Three days after the leaked audio of the meetings inside Facebook, Zuckerberg decided to live-stream their next all-hands meeting for the world to see.
When asked about Senator Elizabeth Warren and how he'd remain impartial to the ongoing feud, Zuckerberg laughed and said he'd "Try not to antagonize her further."
- Billionaires: Are Trump, Zuckerberg, Gates, and Buffett Good or Bad ... ›
- Should the government break up Facebook? - Big Think ›
The pandemic reminds us that our higher education system, with all its flaws, remains a key part of our strategic reserve.
- America's higher education system is under great scrutiny as it adapts to a remote-learning world. These criticisms will only make higher ed more innovative.
- While there are flaws in the system and great challenges ahead, higher education has adapted quickly to allow students to continue learning. John Katzman, CEO of online learning organization Noodle Partners, believes this is cause for optimism not negativity.
- Universities are pillars of scientific research on the COVID-19 frontlines, they bring facts in times of uncertainty and fake news, and, in a bad economy, education is a personal floatation device.
Why do so many people encounter beings after smoking large doses of DMT?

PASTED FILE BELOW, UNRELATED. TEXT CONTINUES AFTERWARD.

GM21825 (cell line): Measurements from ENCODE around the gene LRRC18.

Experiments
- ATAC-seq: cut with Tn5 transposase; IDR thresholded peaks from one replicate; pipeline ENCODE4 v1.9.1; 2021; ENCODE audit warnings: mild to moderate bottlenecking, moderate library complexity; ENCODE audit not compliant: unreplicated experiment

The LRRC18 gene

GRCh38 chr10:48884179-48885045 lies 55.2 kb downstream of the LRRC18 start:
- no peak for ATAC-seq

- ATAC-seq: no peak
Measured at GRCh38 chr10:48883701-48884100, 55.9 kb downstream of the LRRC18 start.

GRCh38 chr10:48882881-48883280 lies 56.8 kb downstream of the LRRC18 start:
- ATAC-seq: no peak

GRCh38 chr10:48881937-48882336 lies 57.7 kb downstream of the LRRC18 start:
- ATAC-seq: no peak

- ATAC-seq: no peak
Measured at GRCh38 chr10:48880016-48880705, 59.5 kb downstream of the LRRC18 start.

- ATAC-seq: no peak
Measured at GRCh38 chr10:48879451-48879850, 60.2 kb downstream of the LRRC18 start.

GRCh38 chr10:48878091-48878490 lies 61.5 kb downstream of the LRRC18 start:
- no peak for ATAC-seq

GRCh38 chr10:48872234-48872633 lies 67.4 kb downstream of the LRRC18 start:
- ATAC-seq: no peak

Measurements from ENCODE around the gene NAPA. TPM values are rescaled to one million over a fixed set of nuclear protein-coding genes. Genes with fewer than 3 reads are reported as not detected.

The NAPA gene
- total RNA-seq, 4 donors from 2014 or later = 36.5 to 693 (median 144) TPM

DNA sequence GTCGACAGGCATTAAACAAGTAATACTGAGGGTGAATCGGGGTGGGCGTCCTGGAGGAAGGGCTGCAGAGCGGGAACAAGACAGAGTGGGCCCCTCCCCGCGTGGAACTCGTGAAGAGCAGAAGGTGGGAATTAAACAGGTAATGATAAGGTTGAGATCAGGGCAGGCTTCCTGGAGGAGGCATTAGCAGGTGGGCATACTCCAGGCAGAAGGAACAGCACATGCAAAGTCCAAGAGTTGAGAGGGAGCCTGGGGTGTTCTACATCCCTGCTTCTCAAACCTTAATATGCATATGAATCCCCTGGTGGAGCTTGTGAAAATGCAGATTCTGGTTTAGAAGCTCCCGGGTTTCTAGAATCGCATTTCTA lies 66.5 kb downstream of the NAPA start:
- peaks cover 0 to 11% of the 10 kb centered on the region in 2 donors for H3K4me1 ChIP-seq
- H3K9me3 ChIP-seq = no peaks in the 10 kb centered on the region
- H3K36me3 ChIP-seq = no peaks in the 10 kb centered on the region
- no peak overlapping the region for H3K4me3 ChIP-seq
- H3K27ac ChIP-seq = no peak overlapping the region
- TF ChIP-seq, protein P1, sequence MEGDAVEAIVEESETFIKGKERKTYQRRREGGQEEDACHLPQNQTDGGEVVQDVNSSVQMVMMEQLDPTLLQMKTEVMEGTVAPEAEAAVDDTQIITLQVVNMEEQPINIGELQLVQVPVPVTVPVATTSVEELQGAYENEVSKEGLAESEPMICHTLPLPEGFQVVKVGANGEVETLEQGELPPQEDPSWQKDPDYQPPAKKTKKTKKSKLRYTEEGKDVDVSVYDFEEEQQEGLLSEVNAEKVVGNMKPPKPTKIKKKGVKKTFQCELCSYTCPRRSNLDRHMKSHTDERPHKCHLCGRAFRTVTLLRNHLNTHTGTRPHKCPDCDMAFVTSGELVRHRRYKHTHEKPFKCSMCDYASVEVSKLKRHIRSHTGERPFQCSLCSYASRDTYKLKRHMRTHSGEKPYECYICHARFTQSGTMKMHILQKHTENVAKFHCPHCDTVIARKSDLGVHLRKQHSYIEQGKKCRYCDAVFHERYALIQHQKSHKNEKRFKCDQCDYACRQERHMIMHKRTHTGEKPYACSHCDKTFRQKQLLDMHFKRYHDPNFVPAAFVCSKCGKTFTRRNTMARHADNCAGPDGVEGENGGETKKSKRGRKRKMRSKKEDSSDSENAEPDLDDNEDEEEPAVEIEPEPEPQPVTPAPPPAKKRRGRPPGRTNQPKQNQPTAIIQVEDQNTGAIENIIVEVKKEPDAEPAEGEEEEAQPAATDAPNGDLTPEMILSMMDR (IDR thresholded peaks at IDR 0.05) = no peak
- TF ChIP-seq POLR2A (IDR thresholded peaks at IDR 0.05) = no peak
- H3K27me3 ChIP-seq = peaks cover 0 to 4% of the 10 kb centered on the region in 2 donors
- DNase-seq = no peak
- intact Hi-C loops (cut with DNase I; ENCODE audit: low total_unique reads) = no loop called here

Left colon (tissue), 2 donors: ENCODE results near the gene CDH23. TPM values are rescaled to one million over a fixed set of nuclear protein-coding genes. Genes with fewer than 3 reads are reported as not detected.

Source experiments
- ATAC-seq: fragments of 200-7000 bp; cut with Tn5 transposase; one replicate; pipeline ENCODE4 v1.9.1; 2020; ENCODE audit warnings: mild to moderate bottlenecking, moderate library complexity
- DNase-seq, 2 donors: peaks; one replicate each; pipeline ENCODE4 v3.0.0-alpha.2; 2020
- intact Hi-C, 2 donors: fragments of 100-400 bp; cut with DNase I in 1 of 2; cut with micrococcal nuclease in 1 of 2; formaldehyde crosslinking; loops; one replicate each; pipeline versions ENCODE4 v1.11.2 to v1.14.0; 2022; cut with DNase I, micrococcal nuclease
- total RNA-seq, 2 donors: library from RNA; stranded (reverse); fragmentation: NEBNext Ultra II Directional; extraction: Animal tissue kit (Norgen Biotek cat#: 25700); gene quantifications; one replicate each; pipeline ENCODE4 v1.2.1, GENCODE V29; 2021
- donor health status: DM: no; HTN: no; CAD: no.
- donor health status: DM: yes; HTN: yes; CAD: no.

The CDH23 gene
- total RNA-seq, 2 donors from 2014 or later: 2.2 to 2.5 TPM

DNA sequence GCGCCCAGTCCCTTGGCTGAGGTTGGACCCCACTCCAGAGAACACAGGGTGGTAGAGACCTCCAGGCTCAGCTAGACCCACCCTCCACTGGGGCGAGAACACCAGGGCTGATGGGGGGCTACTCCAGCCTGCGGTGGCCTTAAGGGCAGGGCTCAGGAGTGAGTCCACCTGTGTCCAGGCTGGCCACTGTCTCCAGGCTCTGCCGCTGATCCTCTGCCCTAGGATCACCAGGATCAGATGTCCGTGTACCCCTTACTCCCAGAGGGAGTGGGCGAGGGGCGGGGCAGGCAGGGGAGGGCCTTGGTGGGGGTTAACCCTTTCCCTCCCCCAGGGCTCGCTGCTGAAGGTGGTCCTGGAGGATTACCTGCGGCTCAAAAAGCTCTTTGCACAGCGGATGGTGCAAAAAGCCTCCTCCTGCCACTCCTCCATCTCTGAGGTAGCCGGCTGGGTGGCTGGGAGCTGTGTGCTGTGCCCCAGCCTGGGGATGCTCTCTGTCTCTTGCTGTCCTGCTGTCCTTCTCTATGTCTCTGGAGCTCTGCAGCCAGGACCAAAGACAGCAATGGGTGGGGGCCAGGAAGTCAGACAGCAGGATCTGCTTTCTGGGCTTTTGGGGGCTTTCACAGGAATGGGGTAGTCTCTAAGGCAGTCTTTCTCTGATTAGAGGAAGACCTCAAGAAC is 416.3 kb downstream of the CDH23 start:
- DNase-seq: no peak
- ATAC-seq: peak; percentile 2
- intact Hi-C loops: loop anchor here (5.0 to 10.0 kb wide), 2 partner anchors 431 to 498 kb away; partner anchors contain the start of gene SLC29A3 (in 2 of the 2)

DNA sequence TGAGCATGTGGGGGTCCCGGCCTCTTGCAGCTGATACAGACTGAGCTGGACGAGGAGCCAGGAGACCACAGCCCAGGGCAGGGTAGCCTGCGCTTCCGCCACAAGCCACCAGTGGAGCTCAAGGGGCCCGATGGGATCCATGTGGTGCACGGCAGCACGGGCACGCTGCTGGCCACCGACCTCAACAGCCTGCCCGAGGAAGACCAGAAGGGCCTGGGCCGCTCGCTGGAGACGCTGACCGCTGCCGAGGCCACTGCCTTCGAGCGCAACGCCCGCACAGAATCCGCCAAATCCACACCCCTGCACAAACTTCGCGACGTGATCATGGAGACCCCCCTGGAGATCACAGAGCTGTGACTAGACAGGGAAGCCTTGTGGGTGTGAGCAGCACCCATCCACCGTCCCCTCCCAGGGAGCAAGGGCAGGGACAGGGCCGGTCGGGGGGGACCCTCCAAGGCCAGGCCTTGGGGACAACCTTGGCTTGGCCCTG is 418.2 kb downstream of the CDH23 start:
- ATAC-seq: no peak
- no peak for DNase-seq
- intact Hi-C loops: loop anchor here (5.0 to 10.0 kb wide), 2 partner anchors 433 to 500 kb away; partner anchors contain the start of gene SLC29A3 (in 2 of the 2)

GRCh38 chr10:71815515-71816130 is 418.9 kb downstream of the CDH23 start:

- DMT is arguably the most powerful psychedelic drug on the planet, capable of producing intense hallucinations.
- Researchers recently surveyed more than 2,000 DMT users about their encounters with 'entities' while tripping, finding that respondents often considered these strange encounters to be positive and meaningful.
- The majority of respondents believed the beings they encountered were not hallucinations.
We'd like to think that judging people's worth based on the shape of their head is a practice that's behind us.
'Phrenology' has an old-fashioned ring to it. It sounds like it belongs in a history book, filed somewhere between bloodletting and velocipedes.
Maybe you've been wondering if you're seeing one persistent squirrel or a rotating cast of characters.